In the book The Search, John Battelle compares Yahoo and Google:
"Yahoo makes no pretence of objectivity-it is clearly steering searchers toward its own editorial services, which it believes can satisfy the intent of the search. In effect, Yahoo is saying 'You're looking for stuff on Usher? We got stuff on Usher, and it's good stuff. Try what we suggest; we think it'll be worth your time."
"Apparent in that sentiment lies a key distinction between Google and Yahoo. Yahoo is far more willing to have overt editorial and commercial agendas, and to let humans intervene in search results so as to create media that supports those agendas. Google, on the other hand, is repelled by the idea of becoming a content- or editorially driven company…they approach the task with vastly different stances. Google sees the problem as one that can be solved mainly through technology-clever algorithms and sheer computational horsepower will prevail. Humans enter the search picture only when algorithms fail and then only grudgingly."
What Battelle makes is that Google's approach – using technology- 'the machine' and algorithm to solve indexing world's information. I tend to think of it as 'content based' search: index based on content text rather than the semantic meaning of it and search based on keyword appearances and PageRank to decide its weight.
On the other hand Yahoo is taking an editorial approach on searching. It integrates human to drive search, helping searchers force on search intention. 'What you are really looking for?' By typing search keyword 'Usher' do you mean music artist Usher's lyrics or buying an Usher' music CD?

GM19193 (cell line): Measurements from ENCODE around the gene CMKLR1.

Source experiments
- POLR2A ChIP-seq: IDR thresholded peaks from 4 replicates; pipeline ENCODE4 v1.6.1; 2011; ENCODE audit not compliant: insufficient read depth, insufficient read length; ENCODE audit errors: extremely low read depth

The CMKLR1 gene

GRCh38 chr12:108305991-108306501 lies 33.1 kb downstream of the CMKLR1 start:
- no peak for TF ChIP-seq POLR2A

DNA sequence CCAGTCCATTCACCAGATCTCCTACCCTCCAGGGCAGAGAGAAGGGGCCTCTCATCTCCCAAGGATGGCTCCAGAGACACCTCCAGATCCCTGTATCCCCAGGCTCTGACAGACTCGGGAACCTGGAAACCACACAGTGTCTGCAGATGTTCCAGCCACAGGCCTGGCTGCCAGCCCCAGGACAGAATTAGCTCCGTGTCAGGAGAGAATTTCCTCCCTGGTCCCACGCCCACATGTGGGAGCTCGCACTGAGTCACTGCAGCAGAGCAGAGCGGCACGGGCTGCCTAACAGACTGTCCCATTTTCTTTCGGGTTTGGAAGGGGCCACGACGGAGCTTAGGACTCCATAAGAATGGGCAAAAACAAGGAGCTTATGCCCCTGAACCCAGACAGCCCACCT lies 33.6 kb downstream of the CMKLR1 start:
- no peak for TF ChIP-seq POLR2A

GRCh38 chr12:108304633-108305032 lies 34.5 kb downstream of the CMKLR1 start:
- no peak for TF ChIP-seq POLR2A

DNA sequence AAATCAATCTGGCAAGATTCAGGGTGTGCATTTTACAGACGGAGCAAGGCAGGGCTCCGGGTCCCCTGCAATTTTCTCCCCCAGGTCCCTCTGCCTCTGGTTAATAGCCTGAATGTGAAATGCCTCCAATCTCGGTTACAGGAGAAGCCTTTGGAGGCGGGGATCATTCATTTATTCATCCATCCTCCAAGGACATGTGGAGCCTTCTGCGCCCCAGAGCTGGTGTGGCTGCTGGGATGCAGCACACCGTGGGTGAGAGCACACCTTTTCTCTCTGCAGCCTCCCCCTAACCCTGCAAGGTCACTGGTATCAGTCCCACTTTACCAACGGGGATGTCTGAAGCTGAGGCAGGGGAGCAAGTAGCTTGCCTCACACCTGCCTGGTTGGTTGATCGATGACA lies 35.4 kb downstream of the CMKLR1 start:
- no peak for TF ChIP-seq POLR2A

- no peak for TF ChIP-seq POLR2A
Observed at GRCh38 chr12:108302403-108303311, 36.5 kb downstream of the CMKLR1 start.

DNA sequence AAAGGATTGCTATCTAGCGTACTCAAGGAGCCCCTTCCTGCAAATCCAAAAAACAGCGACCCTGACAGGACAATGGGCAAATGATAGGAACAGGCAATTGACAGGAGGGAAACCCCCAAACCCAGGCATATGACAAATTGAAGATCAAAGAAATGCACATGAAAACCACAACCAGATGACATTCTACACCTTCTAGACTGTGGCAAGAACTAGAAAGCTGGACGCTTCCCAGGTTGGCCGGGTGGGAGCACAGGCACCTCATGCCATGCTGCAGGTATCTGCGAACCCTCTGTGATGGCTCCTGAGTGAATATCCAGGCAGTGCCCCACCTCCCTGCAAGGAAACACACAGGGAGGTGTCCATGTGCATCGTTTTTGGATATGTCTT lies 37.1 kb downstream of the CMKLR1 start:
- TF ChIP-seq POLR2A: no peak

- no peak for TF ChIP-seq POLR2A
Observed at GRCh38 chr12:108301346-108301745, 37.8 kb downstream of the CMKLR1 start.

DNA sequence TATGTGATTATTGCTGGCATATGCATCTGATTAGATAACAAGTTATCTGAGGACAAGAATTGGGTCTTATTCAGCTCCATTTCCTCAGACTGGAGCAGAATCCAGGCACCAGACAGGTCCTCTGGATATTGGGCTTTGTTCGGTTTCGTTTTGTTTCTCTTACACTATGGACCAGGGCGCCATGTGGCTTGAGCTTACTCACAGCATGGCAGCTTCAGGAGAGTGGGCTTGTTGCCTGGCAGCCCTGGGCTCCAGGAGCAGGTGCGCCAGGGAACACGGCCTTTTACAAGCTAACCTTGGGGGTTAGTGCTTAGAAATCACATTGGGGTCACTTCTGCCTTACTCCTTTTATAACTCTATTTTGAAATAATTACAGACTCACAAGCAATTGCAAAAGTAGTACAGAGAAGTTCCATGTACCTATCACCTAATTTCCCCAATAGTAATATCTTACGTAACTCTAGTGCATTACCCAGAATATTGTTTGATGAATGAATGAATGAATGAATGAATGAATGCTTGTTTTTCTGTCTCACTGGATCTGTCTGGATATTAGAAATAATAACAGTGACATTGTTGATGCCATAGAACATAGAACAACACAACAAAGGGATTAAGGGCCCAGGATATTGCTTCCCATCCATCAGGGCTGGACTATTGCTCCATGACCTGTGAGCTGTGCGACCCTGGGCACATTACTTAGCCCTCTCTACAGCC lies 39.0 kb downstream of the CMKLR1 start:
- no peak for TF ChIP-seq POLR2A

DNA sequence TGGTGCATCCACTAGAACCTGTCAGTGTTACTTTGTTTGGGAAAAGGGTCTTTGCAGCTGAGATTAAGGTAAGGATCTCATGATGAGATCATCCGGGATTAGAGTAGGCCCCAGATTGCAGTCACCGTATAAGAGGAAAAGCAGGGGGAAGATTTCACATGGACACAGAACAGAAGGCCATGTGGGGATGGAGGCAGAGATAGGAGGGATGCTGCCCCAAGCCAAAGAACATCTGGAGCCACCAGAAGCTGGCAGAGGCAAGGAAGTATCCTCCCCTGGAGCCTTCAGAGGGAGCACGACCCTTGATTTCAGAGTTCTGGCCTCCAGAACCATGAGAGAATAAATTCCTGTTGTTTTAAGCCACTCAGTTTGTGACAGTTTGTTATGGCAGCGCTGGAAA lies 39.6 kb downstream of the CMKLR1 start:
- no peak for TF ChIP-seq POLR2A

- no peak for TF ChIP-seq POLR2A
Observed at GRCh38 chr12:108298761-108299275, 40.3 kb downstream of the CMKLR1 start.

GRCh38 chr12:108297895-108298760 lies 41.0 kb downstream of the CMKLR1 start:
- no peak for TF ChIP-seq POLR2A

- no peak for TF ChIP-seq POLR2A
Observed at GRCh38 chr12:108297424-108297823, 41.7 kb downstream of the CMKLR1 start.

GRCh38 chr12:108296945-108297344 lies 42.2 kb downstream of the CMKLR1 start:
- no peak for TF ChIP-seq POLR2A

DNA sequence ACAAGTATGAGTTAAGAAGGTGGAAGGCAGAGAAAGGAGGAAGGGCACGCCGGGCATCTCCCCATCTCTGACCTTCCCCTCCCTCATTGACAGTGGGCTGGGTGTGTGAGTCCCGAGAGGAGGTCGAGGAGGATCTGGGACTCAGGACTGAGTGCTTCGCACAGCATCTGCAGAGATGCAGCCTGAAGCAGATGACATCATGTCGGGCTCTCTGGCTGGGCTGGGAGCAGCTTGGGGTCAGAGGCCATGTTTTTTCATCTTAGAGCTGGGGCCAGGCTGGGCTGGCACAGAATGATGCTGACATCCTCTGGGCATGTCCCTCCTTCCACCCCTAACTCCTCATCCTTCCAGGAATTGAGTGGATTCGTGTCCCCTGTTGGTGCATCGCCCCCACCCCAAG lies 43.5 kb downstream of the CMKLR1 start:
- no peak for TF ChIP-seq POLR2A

In my opinion this intention based search is one step higher than content based search, though it intrinsically comes with scalability issue. How many people Yahoo needs to satisfy the world?
Here is where Web 2.0 cutting in. The essence of Web 2.0 is collaborate and share information. Build social network by interaction of surfers. Web users self-govern, actively participate in virtual communities, engaging with each other. Web users can also help each other on driving intent based search using new emerging technology like tagging: Reading something interesting/disgusting? Right click the mouse on the page and throw in a keyword, which is then stored in an indexing machine (may well be from Yahoo or Google) together with the URL. On the back of this, the index machine scan and sort the tag with other tags that already add to this article (URL) and apply some smart algorithm…
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